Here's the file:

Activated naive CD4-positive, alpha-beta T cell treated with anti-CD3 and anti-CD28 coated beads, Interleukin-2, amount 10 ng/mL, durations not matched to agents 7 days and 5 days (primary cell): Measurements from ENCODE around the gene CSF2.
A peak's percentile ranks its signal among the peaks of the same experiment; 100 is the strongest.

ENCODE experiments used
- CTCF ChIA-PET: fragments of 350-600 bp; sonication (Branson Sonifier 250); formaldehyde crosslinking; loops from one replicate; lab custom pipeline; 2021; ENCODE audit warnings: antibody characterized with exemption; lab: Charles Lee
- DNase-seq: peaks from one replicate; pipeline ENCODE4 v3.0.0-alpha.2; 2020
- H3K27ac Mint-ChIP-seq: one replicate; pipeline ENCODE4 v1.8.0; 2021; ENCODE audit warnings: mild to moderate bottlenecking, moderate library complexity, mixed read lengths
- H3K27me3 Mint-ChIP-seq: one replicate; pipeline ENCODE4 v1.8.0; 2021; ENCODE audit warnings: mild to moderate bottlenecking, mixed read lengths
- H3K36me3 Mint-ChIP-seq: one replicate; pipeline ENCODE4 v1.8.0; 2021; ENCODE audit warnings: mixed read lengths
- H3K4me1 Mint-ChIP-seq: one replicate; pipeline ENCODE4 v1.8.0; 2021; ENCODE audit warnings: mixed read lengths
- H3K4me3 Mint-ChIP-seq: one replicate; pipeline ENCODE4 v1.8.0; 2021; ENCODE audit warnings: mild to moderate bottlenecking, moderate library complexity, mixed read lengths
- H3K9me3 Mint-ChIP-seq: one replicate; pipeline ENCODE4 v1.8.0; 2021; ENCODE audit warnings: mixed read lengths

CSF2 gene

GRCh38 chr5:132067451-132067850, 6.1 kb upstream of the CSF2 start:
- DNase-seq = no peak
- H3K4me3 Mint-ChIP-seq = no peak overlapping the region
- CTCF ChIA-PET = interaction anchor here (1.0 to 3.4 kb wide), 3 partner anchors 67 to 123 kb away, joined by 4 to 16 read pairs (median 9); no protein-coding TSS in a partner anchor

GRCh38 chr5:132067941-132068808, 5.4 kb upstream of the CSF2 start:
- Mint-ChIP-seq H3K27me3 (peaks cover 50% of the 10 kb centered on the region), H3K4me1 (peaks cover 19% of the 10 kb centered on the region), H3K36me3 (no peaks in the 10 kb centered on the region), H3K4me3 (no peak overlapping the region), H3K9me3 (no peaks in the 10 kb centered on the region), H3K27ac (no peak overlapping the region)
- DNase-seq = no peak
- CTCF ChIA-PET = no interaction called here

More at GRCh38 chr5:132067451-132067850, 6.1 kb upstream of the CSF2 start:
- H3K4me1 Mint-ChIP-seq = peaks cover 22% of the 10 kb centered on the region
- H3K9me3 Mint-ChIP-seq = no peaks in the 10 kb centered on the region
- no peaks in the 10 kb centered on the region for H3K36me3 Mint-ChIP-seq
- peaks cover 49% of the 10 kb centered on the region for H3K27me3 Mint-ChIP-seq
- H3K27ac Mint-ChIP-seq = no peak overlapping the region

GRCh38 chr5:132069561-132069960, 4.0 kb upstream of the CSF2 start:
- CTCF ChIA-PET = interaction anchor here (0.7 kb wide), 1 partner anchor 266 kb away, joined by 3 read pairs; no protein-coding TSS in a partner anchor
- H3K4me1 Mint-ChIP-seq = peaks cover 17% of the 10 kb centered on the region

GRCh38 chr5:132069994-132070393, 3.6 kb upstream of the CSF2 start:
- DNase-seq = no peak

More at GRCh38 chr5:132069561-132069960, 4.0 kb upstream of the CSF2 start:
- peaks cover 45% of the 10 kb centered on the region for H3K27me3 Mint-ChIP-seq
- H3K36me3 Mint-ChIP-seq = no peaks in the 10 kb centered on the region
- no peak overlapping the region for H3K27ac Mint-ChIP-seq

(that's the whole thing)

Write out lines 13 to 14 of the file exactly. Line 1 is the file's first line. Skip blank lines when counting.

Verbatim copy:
GRCh38 chr5:132067451-132067850, 6.1 kb upstream of the CSF2 start:
- DNase-seq = no peak